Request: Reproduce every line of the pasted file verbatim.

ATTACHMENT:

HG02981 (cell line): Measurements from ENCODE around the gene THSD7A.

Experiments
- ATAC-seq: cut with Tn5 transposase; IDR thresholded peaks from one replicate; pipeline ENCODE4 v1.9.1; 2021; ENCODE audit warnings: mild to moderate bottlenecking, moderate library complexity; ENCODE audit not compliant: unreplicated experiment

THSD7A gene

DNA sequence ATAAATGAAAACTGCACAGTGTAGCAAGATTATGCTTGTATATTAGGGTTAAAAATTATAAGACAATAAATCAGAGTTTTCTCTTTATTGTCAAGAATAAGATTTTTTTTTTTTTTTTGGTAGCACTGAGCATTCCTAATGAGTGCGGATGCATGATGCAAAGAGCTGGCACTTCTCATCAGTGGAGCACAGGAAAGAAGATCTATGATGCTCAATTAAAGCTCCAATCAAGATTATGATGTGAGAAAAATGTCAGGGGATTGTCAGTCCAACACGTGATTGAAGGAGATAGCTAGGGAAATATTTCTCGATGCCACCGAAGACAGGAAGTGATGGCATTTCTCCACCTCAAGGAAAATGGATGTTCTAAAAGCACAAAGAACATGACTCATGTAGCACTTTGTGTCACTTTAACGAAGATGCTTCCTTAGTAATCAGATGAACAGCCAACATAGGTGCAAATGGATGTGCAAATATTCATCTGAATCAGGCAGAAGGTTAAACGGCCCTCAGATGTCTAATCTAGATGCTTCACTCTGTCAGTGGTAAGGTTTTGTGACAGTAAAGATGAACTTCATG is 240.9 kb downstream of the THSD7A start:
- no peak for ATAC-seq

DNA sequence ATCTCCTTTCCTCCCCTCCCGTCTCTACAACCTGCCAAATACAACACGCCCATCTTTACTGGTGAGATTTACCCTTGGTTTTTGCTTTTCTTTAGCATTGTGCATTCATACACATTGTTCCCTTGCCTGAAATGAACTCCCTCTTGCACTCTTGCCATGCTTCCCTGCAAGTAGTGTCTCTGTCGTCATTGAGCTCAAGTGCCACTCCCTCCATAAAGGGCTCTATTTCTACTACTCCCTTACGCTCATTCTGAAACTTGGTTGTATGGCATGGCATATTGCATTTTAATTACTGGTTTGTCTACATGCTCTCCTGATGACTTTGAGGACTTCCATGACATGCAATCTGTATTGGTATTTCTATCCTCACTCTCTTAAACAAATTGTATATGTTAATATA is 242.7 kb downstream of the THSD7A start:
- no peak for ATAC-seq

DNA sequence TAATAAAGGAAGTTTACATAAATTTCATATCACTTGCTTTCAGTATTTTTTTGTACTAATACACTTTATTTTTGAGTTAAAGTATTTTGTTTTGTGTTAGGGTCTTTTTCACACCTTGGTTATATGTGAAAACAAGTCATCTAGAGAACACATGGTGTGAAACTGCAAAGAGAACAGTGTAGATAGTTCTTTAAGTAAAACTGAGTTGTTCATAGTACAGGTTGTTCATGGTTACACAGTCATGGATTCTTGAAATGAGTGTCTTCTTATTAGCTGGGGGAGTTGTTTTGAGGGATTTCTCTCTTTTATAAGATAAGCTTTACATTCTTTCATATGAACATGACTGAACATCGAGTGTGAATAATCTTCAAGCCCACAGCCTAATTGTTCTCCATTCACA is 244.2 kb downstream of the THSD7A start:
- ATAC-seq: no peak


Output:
HG02981 (cell line): Measurements from ENCODE around the gene THSD7A.

Experiments
- ATAC-seq: cut with Tn5 transposase; IDR thresholded peaks from one replicate; pipeline ENCODE4 v1.9.1; 2021; ENCODE audit warnings: mild to moderate bottlenecking, moderate library complexity; ENCODE audit not compliant: unreplicated experiment

THSD7A gene

DNA sequence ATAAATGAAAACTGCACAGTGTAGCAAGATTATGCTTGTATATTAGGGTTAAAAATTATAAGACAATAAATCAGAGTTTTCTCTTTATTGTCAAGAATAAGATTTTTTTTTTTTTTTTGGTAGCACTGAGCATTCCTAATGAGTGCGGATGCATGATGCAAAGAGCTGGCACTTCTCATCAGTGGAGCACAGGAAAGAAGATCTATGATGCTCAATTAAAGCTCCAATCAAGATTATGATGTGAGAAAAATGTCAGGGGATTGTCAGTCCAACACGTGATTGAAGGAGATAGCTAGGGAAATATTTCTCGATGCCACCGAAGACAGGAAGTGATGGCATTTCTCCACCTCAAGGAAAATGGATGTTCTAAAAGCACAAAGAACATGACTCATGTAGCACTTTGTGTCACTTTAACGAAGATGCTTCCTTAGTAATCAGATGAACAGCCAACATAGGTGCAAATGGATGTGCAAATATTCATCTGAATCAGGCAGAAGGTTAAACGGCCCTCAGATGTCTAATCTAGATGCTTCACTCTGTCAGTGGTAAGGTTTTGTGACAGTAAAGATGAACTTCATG is 240.9 kb downstream of the THSD7A start:
- no peak for ATAC-seq

DNA sequence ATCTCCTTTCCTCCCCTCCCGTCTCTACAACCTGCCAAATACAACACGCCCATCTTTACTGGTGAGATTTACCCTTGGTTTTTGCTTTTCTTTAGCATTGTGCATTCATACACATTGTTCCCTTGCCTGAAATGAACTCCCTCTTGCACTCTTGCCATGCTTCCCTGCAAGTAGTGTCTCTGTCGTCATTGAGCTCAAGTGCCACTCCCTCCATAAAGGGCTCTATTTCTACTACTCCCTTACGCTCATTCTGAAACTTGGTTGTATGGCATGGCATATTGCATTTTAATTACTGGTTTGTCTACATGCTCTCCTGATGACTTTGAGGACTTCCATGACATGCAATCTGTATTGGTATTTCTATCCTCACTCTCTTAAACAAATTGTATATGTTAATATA is 242.7 kb downstream of the THSD7A start:
- no peak for ATAC-seq

DNA sequence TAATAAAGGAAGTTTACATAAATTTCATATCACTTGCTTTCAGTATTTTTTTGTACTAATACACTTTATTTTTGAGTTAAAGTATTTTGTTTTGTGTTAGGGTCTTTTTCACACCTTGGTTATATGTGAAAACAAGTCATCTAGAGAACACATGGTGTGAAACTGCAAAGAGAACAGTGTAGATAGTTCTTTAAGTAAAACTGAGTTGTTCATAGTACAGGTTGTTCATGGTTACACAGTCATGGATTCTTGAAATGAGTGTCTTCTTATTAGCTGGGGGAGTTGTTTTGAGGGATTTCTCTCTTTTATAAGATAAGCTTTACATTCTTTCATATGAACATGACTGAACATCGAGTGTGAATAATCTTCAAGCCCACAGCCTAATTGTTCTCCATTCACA is 244.2 kb downstream of the THSD7A start:
- ATAC-seq: no peak